For the last 7 years, I've worked to improve human health and wellbeing by focusing on better nutrition, vigorous physical activity, sleep hygiene, and stress management.
Turns out I may have been missing the most important determinants of health – the social ones.
Marta Zaraska has written a book that is fun, fascinating, scientifically sound, and socially revolutionary. In Growing Young, she argues that eating well and exercising are all well and good, but spending time with friends, cultivating a positive attitude, and helping others are far more powerful (and enjoyable!) determinants of health.
And, as an added benefit, living an engaged, happy, and meaningful life can certainly cut down on cravings and binges and other self-destructive behaviors.
The research that Zaraska shares on loneliness as a health threat is stunning. And given the current pandemic anxiety and social distancing and lockdowns, I suspect that the long-term health effects of all this isolation may prove as devastating as the immediate physiological harms wrought by the virus.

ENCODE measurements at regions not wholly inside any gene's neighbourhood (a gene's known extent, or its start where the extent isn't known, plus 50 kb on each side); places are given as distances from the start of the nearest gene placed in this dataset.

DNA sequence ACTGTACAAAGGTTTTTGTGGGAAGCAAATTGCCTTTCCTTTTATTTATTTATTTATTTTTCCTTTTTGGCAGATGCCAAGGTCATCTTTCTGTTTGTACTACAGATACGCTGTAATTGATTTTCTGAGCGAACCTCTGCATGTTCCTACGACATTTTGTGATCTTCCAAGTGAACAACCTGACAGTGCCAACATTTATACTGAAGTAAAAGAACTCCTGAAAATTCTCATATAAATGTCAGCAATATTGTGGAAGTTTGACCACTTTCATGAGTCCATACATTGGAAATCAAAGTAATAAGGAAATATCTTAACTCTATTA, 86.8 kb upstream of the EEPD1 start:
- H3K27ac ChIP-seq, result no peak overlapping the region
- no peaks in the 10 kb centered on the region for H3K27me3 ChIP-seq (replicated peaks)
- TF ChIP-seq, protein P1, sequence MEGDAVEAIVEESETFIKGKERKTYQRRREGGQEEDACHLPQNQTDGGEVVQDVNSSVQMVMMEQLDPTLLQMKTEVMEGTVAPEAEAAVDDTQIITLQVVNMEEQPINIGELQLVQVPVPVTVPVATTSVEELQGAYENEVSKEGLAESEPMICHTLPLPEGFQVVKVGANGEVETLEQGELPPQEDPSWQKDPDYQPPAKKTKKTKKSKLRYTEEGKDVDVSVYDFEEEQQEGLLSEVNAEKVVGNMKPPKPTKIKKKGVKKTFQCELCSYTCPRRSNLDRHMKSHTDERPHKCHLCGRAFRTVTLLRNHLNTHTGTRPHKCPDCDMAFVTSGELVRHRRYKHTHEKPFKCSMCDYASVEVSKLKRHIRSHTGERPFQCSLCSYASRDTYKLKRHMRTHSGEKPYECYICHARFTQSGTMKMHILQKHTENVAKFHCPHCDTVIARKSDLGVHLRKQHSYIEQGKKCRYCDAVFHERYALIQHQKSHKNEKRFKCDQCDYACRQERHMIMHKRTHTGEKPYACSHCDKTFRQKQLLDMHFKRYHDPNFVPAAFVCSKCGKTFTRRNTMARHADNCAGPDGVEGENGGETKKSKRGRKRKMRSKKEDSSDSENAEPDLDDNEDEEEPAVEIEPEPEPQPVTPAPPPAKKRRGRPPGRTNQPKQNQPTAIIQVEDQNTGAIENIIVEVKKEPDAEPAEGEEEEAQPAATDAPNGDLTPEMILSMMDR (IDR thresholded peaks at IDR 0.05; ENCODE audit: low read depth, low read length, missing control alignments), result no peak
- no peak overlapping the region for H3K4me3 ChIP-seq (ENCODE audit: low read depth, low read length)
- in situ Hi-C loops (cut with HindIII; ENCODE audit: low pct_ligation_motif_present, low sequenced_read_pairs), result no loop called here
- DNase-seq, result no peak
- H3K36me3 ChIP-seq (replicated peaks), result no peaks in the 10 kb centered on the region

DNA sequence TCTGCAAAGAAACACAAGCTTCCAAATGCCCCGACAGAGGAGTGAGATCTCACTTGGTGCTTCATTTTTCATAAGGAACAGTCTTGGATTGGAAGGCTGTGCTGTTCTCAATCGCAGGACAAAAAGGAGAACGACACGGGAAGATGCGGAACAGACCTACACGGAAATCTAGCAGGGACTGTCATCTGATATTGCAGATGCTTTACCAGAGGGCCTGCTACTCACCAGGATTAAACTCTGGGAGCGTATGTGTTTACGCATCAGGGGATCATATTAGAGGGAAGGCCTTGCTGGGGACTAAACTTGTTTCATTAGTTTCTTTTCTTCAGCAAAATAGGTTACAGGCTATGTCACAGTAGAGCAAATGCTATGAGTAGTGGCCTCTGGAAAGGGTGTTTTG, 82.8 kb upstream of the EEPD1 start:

My biggest takeaway from Growing Young is a reminder that health is not found in individuals, but in collectives. As a health professional, I'm usually working with one client at a time, and getting paid by that person. So it's easy for me to focus all my attention on their individual behaviors: what they're eating, how much they're moving, whether they're meditating or getting sufficient sleep, and all that. This individualistic approach isn't based on science, but on an invisible paradigm of the hero pulling themselves up by their bootstraps. Yes, it's great for individuals to improve their diets and lifestyles. AND – the big gains in human (and planetary) wellbeing come from the connections and relationships among us.
And that's really good news, actually. For at least two reasons that I can think of.
First, as Zaraska points out, positive social interactions are highly contagious, in a way that eating broccoli is not. Do a random act of kindness, and others are more likely to do one themselves. (Wait until you hear about the Tim Horton drive-thru line.)
Second, being socially engaged and positive and altruistic feels really good right away. In the moment. You get those squirts of dopamine, oxytocin, and vasopressin instantaneously, as evolution's incentive to pass on your genes by mating, rearing young, and forging strong social bonds. Contrast that with eating well or exercising, which (at first at least) typically suck in the moment, and give you positive results way down the road.